Literally translating to "farmer boys," boerenjongens is a dish of preserved raisins made with brandy. This dish is traditionally eaten at the Christmas holidays in the Netherlands. Sometimes called bridal tears, it was once often served at weddings. Used as both an appetizer and a dessert, boerenjongens usually sits for months before it is eaten.
With relatively few ingredients boerenjongens is generally simple to make. Light or dark raisins may be used. In addition to raisins, sugar and cinnamon are usually added. Either ground cinnamon or a cinnamon stick may be used, and some versions may omit the cinnamon altogether. Although brandy is traditionally a key element in this dish, whiskey may be substituted.
To make boerenjongens, the raisins and cinnamon are placed in a pan and just covered with water. Then, the mixture is heated. The raisins swell as they cook, and afterward, they are drained. Once drained, the sugar is added and mixed until it is dissolved. Then, the alcohol is usually included. Some versions, however, allow the sugar-raisin mixture to rest in jars for two days before adding the alcohol.
After the mixture is complete, it is placed into clean pint or quart sized jars and sealed tightly. Normally, the boerenjongens is allowed to sit in the jars for one to six months before use. Some versions may allow the preserved fruit to be eaten sooner. It is generally agreed, however, that boerenjongens is better the longer it is allowed to sit.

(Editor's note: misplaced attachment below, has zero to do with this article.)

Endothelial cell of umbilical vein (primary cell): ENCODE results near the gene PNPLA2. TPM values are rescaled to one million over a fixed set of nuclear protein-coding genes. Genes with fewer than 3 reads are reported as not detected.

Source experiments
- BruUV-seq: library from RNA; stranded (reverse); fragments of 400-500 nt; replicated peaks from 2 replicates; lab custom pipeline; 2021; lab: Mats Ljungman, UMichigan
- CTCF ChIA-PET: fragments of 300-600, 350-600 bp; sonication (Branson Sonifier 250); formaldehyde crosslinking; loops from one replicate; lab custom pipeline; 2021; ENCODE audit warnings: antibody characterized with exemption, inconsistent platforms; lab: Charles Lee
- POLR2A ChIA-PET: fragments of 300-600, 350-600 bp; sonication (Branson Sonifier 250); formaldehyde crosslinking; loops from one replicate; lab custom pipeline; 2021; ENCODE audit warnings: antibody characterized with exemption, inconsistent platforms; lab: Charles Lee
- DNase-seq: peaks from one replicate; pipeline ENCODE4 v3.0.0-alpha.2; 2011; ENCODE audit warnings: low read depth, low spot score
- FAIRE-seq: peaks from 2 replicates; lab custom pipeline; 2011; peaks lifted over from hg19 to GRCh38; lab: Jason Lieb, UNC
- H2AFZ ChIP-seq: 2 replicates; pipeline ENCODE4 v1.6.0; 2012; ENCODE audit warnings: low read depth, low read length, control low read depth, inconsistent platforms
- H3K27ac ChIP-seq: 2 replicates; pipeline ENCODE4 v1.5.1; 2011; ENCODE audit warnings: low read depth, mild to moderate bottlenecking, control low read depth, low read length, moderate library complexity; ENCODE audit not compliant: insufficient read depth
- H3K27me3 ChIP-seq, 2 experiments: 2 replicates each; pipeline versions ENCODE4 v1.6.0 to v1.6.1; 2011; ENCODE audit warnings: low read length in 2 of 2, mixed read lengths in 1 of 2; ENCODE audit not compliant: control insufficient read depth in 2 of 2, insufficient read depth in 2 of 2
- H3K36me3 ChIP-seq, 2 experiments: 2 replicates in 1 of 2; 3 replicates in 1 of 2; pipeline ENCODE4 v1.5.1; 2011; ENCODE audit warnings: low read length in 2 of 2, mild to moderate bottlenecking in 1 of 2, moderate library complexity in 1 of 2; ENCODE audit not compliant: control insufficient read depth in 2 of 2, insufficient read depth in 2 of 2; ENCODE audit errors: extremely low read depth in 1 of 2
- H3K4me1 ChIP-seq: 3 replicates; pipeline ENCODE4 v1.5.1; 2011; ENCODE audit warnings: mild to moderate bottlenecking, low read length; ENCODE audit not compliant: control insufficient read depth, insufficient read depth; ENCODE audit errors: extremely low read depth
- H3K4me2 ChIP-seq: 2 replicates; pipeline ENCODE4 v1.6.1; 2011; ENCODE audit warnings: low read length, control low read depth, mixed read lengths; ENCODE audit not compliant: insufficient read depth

Although this dish requires tightly sealing jars, boerenjongens does not require a canner. The use of alcohol, rather than a pressure sealed container, accomplishes the task of preserving the raisins. Even though canning is not required, it is still important to ensure the jars are extremely clean before the fruit is placed inside and tightly sealed afterward. This caution ensures nothing unwanted enters the jars.
Boerenjongens can be eaten plain or used as ingredients for other dishes. When eaten plain, it is usually served in small glasses and eaten with spoons. It is also used as an ingredient in fruit cakes or in various types of puddings, such as buttermilk, macaroon, or raisin. Boerenjongens may also be used as an ice cream topping.
Although not always found easily outside of the Netherlands, boerenjongens can be purchased commercially online. Stores specializing in Dutch foods may carry jars. In some areas of the Netherlands, it is popular enough to have its own ice cream flavor.